13.10: The mammary gland
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The mammary gland functions primarily to produce milk and colostrum for neonates. However, there are many anatomic differences between the mammary glands of different species. This organ is composed of compound tubuloalveolar glands. The secretory component of these glands has two parts. The first part is composed of columnar cells that form the alveolar epithelium. The second part is composed of columnar cells forming the intralobular ducts. The cells typically exhibit apocrine secretion. Inactive secretory epithelium often has a lower profile or more cuboidal appearance. The space between alveoli and ducts is taken up by loose, well vascularized connective tissue. Myoepithelial cells or epithelial cells with contractile properties are present around alveolar structures. Sloughing epithelial cells, macrophages and much smaller numbers of other leukocytes are also seen. Concretions of casein and cellular debris also known as corpora amylacea can be seen in glandular structures.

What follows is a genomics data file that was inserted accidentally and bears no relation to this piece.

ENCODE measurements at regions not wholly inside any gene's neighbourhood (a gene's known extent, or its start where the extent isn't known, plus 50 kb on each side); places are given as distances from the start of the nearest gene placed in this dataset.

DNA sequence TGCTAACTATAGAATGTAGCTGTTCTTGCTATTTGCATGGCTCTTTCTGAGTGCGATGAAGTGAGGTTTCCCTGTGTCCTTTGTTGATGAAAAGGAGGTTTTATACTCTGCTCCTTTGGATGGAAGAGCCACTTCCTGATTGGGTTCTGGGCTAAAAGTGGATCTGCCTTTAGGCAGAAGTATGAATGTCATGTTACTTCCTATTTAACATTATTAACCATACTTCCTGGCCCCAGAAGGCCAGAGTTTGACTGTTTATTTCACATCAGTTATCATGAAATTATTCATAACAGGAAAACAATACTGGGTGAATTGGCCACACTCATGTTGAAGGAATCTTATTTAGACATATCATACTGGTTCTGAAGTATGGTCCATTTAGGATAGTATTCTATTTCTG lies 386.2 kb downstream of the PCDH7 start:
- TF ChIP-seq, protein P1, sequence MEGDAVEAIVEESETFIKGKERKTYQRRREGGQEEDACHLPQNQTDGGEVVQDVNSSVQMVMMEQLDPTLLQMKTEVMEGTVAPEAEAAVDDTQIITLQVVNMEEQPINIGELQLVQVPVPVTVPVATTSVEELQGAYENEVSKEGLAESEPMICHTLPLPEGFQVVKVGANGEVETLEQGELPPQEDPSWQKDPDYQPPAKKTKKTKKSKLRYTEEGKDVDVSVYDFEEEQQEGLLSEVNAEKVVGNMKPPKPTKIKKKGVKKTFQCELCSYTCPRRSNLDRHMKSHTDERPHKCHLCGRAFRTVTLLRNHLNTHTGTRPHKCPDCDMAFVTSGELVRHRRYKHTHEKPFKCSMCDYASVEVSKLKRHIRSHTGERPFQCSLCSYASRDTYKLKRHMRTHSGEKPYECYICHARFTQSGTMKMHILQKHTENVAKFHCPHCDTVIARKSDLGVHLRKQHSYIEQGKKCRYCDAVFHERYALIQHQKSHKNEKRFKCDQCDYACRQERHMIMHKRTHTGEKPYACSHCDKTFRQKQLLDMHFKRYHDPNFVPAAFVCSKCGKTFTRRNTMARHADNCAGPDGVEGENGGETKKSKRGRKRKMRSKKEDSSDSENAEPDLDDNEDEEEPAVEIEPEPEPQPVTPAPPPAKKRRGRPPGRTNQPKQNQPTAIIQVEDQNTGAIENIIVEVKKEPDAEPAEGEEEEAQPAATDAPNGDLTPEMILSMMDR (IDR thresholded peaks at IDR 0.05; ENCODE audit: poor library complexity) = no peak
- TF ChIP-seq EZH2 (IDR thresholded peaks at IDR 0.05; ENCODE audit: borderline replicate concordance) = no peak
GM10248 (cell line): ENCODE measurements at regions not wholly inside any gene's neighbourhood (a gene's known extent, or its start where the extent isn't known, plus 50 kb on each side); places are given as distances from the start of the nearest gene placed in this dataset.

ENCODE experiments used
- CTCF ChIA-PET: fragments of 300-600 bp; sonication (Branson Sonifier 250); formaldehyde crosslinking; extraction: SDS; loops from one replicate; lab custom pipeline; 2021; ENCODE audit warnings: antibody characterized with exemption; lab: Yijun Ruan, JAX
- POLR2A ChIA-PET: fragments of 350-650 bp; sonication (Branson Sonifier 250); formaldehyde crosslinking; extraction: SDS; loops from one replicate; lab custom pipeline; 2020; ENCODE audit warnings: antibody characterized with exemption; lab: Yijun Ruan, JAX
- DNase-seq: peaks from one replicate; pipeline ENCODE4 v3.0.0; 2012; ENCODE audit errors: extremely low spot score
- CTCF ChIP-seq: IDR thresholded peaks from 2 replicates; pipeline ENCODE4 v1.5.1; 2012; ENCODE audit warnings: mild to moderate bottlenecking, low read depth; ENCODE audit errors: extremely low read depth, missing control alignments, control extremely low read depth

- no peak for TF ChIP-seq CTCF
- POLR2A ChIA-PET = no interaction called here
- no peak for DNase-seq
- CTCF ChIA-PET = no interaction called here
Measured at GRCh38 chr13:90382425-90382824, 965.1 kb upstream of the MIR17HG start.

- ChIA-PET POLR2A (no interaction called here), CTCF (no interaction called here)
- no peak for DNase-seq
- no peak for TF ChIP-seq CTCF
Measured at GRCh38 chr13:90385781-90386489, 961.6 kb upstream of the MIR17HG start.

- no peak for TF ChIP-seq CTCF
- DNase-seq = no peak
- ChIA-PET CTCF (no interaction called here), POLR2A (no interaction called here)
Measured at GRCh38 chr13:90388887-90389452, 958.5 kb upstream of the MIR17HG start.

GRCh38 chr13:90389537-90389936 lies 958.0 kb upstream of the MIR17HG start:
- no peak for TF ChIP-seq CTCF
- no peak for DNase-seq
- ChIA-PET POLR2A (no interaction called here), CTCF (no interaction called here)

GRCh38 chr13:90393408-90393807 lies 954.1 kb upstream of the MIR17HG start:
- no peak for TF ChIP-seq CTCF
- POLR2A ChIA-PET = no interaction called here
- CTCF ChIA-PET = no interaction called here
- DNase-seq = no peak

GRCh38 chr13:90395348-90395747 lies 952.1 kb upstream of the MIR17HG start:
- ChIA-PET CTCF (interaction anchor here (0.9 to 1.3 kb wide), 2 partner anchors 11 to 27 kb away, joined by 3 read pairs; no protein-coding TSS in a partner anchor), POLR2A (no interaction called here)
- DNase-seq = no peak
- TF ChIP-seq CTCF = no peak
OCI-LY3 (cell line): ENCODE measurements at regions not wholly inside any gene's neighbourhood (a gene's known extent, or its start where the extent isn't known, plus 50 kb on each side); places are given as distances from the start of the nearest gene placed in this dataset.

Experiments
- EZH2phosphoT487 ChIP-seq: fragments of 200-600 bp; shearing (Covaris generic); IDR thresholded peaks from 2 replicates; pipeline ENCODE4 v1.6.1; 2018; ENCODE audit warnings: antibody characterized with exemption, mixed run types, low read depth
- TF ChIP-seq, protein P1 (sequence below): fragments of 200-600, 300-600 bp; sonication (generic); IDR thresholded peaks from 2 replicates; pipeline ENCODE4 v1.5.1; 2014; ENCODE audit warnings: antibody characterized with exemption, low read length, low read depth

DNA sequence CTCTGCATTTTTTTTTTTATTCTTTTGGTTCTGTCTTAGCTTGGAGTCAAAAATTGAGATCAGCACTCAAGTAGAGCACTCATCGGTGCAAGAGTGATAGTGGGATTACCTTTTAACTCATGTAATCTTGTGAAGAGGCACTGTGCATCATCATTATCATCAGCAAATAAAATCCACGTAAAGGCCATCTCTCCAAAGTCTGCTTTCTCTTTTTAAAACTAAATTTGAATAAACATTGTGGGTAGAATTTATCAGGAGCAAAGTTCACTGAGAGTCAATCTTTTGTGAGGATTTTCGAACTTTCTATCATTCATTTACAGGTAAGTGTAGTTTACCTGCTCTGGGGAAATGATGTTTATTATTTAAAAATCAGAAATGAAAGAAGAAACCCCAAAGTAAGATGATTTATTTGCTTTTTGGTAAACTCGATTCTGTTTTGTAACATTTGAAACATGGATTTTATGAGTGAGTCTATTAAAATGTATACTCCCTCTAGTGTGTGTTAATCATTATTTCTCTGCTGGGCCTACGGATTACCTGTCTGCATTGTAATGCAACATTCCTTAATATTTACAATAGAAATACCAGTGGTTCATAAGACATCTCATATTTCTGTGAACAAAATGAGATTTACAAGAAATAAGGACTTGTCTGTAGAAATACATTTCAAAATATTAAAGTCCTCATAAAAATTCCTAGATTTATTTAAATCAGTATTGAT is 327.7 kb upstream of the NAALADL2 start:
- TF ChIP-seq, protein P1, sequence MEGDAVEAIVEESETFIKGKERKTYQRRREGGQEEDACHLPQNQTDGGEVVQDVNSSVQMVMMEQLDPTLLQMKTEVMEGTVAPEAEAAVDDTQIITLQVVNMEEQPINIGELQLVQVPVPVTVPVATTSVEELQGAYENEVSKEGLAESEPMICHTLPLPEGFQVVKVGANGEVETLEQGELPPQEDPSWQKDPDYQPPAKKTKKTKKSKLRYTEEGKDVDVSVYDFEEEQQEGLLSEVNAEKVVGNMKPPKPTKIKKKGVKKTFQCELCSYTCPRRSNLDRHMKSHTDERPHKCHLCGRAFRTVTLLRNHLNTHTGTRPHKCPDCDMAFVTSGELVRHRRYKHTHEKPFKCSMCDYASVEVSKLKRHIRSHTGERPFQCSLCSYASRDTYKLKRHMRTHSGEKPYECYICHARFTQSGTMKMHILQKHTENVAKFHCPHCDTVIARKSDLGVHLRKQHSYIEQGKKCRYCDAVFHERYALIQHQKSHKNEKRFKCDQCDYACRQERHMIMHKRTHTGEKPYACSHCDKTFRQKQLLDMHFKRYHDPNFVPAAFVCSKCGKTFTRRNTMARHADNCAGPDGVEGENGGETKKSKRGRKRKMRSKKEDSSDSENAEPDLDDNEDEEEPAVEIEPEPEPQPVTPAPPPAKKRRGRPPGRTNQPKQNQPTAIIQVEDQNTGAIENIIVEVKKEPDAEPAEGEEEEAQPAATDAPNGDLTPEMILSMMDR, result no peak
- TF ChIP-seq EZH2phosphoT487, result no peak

One or two alveoli drain into each intralobular duct. The intralobular ducts drain into a lobular duct and several lobular ducts drain into and form a lobar duct. Each lobar duct drains a lobe of the mammary gland. Many lobar ducts drain into the lactiferous sinus, the common chamber at the base of each gland. The sinus is constricted at its distal end (annulus) where the sinus enters the teat structure. The sinus narrows to the lactiferous sinus also known as the teat canal. While most of the lactiferous sinus is lined by stratified columnar epithelium, the canal is lined by stratified squamous epithelium.
In lactating mammary glands, the number of alveoli is far greater than the numbers in inactive mammary glands. The inactive glands have large amounts of glandular tissue replaced by fibrous connective tissue and adipose. The larger ductal elements remain intact in these glands.